Fly The Aircraft To The Ground” – Some Closing Thoughts

The day after the landing that wasn’t, I remember getting a call from work. Another senior Captain called to ask how I was and discuss a recurring problem he’d noticed when teaching Junior First Officers to fly. He said he’d noticed how many of them stopped flying after the flare. If you can nail the flare exactly this isn’t such a big issue, but if you flare early, or wind conditions cause you to land long, he’d noticed a tendency to let go even if the aircraft hadn’t landed yet. He said “you have to fly the aircraft to the ground.” 

I never forgot that advice. Not only because it was a very practical tip that summed up exactly what I hadn’t done. But it resonated with me on a deeper level.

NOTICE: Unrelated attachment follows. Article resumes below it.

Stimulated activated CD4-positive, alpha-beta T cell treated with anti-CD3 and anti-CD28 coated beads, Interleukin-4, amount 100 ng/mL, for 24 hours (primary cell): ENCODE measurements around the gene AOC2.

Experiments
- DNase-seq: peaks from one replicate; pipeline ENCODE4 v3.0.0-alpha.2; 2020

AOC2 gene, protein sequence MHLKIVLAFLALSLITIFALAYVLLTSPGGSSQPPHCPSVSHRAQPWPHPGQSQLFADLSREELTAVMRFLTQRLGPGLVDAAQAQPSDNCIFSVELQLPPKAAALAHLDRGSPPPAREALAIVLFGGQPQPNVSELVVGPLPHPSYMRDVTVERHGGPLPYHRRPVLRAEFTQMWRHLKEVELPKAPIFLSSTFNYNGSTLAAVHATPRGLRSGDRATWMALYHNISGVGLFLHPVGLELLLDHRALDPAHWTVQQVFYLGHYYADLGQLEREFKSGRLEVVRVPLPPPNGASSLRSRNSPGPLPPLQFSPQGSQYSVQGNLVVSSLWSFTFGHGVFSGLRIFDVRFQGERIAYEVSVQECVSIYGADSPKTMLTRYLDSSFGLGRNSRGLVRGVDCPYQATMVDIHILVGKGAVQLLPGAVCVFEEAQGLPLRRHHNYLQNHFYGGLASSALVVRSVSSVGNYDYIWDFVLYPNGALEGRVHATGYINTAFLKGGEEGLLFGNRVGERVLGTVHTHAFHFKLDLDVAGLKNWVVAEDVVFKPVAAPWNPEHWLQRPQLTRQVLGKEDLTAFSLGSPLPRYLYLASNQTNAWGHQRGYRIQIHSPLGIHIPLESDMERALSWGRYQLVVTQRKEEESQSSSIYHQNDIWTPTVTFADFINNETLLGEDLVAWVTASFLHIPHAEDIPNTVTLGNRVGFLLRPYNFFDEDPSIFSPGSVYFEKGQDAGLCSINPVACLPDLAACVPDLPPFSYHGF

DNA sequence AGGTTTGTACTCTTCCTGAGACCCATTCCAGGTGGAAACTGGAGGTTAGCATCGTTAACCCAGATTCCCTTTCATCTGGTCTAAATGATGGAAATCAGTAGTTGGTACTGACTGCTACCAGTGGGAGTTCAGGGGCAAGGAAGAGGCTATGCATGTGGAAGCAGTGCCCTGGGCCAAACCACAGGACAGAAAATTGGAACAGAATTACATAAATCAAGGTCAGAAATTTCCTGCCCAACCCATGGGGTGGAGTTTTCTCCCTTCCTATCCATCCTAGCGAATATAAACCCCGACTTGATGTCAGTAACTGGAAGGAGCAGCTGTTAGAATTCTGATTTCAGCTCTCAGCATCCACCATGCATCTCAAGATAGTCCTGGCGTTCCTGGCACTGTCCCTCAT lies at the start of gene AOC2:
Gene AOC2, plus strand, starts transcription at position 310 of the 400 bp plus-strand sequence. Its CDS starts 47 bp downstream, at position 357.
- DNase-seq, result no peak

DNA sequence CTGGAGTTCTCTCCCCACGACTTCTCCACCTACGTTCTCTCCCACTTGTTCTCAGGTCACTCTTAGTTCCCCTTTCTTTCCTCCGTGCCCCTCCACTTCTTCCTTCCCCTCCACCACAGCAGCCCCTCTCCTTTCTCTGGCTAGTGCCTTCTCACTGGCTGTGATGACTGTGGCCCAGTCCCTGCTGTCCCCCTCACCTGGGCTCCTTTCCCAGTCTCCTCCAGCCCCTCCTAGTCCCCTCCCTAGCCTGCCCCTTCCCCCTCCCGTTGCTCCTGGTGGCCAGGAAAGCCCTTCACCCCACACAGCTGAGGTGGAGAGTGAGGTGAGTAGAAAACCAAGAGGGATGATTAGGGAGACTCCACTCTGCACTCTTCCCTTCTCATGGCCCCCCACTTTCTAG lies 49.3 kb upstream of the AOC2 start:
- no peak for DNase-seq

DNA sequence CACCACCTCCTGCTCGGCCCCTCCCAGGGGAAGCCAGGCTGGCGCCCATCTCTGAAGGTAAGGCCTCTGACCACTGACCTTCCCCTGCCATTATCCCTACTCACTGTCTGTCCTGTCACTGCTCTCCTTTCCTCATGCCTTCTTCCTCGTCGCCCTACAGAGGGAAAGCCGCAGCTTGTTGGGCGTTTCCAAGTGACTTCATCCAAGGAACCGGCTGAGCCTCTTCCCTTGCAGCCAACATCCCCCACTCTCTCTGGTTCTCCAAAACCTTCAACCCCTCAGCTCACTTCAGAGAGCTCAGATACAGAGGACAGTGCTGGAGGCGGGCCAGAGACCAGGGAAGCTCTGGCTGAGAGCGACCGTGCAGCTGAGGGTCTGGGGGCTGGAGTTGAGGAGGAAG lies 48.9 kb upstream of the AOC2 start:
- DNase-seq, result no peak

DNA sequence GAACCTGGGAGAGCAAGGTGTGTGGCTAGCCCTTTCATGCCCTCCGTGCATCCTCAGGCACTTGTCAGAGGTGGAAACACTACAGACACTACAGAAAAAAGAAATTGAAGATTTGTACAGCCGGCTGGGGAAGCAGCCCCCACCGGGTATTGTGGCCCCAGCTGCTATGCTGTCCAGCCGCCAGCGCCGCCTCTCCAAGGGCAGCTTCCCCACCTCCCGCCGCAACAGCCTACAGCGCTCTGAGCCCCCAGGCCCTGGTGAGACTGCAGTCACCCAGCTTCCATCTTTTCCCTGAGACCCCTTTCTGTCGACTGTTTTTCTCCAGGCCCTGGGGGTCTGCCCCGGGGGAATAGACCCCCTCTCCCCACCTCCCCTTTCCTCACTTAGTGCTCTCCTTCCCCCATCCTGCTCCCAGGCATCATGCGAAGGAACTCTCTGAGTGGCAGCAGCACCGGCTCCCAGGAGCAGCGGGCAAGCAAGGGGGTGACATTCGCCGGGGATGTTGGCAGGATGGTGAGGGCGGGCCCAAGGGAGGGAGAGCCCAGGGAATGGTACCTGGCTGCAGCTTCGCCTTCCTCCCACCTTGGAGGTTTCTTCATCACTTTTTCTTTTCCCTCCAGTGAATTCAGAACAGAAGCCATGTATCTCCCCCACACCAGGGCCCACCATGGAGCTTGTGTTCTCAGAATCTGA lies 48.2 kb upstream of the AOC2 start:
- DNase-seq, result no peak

You have to fly the aircraft to the ground.

Don’t think because you’re on final approach you can relax. Don’t think because you’re almost home you can let your guard down. You have to keep flying. You have to keep going. Keep taking responsibility for your life and your problems. Life isn’t just one big problem to solve and then you’re set. It’s a series of never ending problems for which you have to take responsibility right till the end. You have strive to stay in control. You have to believe you can deal with it. Should you get it wrong, then you need to let go of you ego and go around.

You can always go around if you don’t get it right.

There is no shame in this. Don’t be afraid to go around and try again. But try again you must. It’s up to all of us to manage our own journeys in life and to make sure we come home safely. I, for one, have ever faith that you can.